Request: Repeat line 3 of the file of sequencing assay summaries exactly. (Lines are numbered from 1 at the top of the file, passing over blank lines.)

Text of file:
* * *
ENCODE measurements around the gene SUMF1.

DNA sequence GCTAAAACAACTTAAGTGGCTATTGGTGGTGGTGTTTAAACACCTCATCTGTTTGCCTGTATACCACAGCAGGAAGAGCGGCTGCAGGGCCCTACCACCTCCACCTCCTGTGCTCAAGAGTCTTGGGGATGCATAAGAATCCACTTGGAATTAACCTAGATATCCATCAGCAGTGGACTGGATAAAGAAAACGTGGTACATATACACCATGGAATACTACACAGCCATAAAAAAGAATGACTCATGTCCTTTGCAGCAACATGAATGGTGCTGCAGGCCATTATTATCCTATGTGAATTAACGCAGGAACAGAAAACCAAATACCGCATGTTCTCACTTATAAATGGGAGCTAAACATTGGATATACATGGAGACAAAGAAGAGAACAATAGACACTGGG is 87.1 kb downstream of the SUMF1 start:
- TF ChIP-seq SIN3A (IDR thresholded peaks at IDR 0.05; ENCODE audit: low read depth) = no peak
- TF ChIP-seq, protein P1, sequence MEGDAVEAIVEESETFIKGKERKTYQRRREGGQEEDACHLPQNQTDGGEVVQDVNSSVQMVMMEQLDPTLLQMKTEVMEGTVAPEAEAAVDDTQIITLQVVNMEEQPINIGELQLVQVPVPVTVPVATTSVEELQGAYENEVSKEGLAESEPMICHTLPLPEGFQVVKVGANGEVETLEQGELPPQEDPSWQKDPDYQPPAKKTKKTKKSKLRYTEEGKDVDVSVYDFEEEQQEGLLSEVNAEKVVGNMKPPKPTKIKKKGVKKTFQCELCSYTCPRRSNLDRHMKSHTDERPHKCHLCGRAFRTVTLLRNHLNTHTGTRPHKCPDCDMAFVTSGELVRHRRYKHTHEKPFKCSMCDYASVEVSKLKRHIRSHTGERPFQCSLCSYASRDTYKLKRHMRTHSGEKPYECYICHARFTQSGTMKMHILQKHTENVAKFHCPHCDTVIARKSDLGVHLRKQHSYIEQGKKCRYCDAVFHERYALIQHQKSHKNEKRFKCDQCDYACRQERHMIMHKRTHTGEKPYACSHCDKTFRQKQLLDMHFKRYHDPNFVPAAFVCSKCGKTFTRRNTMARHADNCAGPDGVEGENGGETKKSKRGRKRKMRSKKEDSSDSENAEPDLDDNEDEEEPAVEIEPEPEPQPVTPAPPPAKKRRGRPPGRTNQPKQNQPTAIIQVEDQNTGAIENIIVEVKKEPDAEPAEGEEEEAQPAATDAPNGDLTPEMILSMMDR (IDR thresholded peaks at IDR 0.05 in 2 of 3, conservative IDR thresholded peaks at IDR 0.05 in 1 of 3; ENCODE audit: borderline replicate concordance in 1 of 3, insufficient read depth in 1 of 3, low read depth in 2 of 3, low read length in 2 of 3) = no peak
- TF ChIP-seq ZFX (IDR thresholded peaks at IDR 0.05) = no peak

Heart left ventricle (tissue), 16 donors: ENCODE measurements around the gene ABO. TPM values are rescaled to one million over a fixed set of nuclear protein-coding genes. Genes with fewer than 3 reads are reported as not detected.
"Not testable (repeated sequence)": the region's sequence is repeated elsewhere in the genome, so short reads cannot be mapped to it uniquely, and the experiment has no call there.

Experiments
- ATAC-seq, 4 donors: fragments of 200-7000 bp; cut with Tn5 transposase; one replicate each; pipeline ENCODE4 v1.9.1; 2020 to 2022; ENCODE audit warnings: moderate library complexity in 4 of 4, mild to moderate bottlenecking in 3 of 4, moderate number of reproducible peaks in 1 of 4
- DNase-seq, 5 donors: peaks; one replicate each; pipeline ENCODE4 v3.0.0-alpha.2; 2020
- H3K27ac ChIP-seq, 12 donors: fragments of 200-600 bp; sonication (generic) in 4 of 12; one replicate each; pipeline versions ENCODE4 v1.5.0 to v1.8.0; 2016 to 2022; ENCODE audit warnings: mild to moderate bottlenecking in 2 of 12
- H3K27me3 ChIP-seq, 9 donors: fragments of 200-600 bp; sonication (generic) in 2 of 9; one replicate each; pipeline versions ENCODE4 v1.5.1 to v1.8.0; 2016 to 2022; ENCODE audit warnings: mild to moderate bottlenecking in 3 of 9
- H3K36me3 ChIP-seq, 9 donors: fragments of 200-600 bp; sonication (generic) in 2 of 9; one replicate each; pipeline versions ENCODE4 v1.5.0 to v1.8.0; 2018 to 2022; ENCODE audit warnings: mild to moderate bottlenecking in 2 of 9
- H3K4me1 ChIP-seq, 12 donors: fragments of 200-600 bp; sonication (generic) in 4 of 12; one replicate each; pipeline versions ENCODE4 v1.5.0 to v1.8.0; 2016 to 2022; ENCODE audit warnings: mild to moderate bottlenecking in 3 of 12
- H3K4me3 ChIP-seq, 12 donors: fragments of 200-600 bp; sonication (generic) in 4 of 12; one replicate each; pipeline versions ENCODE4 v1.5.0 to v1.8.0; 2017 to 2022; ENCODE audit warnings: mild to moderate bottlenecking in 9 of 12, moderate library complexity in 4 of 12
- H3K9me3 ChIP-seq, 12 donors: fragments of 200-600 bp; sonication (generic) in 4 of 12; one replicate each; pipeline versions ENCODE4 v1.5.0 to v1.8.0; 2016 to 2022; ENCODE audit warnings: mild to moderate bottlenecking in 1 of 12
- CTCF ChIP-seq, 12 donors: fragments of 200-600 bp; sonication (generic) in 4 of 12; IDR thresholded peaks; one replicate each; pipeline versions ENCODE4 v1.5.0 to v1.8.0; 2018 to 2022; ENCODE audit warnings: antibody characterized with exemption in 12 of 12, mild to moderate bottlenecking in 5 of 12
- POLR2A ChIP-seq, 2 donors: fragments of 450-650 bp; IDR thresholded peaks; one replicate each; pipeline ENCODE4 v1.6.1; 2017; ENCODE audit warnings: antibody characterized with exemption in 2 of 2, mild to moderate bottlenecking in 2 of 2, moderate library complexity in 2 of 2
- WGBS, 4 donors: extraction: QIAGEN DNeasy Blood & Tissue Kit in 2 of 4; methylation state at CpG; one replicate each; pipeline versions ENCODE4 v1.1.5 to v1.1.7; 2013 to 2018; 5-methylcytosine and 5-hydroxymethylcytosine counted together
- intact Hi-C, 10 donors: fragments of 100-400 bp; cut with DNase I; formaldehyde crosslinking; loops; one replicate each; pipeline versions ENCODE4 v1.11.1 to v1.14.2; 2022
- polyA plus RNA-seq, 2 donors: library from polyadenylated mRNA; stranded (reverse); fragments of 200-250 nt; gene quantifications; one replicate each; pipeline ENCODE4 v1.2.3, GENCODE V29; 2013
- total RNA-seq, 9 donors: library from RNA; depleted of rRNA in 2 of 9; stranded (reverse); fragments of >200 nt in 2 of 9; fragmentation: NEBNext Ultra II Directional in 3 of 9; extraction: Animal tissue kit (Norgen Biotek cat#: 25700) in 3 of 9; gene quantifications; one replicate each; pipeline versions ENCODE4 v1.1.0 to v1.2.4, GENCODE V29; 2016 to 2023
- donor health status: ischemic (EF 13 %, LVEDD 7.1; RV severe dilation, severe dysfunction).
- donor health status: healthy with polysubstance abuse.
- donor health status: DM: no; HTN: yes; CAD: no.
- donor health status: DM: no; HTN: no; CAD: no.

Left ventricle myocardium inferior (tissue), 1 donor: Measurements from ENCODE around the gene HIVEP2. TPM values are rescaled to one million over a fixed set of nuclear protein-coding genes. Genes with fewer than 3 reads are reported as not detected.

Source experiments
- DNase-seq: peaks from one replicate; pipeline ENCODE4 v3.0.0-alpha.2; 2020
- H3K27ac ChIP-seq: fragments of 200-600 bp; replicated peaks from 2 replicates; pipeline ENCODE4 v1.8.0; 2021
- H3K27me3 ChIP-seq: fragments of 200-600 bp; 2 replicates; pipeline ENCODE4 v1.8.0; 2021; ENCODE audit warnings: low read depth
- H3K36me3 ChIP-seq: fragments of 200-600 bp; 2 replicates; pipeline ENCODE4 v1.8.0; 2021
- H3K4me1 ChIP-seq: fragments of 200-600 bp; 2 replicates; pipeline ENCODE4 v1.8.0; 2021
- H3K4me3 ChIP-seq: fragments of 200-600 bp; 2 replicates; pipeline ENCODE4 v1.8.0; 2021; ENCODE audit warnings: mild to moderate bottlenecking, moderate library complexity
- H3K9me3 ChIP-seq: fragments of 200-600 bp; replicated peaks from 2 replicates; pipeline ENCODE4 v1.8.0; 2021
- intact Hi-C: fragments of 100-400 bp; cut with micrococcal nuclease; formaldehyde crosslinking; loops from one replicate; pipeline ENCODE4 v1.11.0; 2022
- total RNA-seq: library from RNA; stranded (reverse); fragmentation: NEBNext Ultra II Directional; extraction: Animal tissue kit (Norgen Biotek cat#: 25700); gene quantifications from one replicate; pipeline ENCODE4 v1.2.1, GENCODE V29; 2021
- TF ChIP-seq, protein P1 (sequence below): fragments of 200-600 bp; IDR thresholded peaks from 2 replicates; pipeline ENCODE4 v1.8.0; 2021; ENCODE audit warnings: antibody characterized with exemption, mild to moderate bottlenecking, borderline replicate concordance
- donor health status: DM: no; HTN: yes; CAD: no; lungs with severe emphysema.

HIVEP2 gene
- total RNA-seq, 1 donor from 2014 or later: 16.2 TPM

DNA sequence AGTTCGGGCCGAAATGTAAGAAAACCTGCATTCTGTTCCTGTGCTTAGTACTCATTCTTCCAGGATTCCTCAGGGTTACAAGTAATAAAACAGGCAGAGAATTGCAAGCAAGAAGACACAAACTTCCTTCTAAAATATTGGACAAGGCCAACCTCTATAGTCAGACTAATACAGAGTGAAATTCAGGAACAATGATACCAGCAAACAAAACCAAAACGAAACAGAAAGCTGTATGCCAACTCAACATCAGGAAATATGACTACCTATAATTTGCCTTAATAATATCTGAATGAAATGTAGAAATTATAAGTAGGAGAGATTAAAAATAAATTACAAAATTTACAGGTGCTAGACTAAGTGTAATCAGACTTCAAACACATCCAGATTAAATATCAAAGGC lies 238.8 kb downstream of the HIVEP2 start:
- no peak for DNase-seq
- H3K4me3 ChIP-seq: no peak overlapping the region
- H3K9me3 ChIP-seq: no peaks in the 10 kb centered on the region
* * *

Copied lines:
- TF ChIP-seq SIN3A (IDR thresholded peaks at IDR 0.05; ENCODE audit: low read depth) = no peak